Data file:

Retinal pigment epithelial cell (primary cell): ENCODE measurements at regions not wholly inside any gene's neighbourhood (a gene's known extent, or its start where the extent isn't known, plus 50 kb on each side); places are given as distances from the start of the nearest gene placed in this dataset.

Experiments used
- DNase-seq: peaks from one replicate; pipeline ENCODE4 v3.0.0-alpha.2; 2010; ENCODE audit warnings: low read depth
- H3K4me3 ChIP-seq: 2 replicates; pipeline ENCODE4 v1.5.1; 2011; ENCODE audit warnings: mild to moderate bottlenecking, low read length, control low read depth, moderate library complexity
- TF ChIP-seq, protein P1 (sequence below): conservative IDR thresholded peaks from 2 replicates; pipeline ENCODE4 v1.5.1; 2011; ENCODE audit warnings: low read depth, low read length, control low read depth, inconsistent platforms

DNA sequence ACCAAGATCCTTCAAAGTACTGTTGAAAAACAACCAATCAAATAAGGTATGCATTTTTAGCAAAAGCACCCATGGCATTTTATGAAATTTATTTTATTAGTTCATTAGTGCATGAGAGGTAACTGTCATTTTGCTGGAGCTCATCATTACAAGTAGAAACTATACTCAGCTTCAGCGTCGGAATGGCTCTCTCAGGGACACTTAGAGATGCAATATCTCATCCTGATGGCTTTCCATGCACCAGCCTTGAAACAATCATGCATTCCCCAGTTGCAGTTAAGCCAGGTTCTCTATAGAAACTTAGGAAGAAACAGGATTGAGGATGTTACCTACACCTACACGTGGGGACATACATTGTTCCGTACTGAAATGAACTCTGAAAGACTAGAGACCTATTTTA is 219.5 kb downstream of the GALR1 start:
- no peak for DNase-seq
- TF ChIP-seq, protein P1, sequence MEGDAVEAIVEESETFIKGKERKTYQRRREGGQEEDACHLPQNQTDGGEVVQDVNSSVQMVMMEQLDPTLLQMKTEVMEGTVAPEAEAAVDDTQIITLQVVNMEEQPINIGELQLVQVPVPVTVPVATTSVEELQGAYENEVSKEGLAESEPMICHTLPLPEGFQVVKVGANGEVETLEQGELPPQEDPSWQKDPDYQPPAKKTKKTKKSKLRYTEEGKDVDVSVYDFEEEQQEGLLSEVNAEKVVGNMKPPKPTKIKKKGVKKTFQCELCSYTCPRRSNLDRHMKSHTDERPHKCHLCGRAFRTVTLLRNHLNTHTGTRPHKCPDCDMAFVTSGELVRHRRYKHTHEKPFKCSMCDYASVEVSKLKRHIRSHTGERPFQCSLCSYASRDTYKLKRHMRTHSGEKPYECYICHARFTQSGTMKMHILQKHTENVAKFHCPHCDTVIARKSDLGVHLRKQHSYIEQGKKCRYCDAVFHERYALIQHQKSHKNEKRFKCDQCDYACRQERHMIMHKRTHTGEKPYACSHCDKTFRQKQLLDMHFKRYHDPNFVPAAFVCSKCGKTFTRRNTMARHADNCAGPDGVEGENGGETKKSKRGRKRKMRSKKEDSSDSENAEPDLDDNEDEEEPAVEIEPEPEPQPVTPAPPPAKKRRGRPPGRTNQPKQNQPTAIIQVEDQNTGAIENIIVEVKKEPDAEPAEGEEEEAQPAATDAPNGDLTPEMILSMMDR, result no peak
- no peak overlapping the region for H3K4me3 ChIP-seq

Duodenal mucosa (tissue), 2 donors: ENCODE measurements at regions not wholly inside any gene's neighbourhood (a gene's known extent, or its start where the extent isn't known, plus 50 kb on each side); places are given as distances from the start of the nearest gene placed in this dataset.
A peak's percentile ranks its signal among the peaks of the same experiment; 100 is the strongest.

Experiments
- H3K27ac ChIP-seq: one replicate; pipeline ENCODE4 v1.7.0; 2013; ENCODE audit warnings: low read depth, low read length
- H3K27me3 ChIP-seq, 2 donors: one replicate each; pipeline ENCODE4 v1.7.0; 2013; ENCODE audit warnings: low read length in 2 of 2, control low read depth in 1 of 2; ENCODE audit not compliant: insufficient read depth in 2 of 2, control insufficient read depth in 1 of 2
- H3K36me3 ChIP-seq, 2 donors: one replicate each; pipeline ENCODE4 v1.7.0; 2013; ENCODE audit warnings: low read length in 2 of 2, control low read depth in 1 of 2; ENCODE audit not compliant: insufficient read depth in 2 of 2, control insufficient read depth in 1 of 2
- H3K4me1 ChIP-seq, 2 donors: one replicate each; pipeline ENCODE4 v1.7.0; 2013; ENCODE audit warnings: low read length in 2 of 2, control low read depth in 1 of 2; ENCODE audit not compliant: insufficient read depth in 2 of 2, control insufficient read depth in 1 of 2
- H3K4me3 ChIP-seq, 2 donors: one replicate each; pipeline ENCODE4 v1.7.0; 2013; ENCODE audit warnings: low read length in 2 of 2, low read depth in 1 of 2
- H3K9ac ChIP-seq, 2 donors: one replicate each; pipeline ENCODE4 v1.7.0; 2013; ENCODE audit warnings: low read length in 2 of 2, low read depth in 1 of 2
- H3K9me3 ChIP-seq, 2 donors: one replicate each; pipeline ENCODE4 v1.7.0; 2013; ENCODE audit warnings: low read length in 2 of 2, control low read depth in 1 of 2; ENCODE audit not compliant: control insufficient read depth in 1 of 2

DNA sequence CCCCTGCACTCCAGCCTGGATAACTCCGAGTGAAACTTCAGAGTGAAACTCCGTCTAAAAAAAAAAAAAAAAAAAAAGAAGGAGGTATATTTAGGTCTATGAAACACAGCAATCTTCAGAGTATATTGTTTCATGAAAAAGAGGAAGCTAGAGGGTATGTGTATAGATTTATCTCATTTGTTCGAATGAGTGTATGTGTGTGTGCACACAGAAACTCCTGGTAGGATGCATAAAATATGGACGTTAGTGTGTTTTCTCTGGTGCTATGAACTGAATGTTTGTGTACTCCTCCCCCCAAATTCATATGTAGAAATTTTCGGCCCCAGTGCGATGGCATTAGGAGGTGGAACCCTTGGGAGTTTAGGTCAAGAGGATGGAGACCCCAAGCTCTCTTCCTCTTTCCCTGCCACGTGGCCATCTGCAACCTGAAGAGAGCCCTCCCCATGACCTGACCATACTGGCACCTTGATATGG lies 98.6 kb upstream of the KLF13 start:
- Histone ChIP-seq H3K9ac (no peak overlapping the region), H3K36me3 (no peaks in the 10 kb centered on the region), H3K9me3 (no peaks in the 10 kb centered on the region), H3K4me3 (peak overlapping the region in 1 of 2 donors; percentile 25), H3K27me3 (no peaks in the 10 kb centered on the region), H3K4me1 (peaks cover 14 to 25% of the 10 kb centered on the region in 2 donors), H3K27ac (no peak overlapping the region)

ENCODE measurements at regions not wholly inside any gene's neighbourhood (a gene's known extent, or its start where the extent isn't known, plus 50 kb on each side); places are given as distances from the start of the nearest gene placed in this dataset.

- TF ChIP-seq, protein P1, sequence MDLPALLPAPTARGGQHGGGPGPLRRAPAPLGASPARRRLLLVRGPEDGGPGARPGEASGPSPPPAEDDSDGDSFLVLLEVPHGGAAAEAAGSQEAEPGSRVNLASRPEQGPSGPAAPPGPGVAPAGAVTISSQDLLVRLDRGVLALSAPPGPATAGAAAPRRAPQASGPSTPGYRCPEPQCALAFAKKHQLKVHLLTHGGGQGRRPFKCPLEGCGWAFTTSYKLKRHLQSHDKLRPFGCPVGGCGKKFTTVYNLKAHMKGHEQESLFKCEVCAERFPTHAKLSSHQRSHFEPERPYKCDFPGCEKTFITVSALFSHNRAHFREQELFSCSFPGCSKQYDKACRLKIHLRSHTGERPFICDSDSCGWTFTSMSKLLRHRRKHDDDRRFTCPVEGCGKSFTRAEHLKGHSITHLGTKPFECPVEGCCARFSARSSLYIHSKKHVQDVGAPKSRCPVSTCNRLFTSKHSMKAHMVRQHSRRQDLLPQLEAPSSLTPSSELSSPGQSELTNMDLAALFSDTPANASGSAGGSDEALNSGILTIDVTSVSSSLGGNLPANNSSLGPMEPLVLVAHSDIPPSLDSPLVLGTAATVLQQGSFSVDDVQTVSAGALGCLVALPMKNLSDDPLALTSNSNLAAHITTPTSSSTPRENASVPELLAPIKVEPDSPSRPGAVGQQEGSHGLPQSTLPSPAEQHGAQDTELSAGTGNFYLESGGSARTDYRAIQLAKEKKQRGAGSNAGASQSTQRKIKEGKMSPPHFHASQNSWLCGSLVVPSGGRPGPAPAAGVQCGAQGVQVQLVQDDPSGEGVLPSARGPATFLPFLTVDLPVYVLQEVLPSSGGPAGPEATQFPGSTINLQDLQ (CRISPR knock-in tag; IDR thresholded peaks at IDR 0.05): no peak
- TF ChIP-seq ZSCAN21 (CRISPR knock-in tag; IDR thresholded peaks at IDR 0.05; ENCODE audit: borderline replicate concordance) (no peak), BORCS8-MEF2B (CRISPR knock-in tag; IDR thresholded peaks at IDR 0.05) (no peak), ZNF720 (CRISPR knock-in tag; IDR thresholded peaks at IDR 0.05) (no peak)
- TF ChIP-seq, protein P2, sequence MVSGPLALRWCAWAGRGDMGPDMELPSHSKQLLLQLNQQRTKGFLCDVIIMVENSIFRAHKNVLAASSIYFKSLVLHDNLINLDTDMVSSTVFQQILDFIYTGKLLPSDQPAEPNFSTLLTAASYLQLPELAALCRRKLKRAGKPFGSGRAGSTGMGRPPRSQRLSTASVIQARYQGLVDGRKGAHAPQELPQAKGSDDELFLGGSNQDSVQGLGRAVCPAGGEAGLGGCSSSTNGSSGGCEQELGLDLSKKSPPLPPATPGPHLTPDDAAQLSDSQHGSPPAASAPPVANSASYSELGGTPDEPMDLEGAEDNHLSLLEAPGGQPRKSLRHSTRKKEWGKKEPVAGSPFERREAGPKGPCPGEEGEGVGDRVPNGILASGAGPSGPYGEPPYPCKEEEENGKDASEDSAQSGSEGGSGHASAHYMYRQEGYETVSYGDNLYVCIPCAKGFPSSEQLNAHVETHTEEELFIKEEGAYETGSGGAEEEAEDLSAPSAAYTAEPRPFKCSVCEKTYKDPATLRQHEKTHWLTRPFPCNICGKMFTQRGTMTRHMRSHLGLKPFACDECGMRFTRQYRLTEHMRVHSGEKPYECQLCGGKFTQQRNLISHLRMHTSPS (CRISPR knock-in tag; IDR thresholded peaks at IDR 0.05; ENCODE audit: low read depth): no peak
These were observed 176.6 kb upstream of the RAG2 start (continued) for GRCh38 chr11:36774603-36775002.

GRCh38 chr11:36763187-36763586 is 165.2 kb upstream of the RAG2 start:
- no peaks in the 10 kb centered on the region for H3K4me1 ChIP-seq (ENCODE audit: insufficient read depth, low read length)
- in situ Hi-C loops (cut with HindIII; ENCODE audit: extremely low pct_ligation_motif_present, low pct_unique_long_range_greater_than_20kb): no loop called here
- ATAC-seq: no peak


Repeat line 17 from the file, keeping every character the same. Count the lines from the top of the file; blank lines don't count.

- H3K4me3 ChIP-seq, 2 donors: one replicate each; pipeline ENCODE4 v1.7.0; 2013; ENCODE audit warnings: low read length in 2 of 2, low read depth in 1 of 2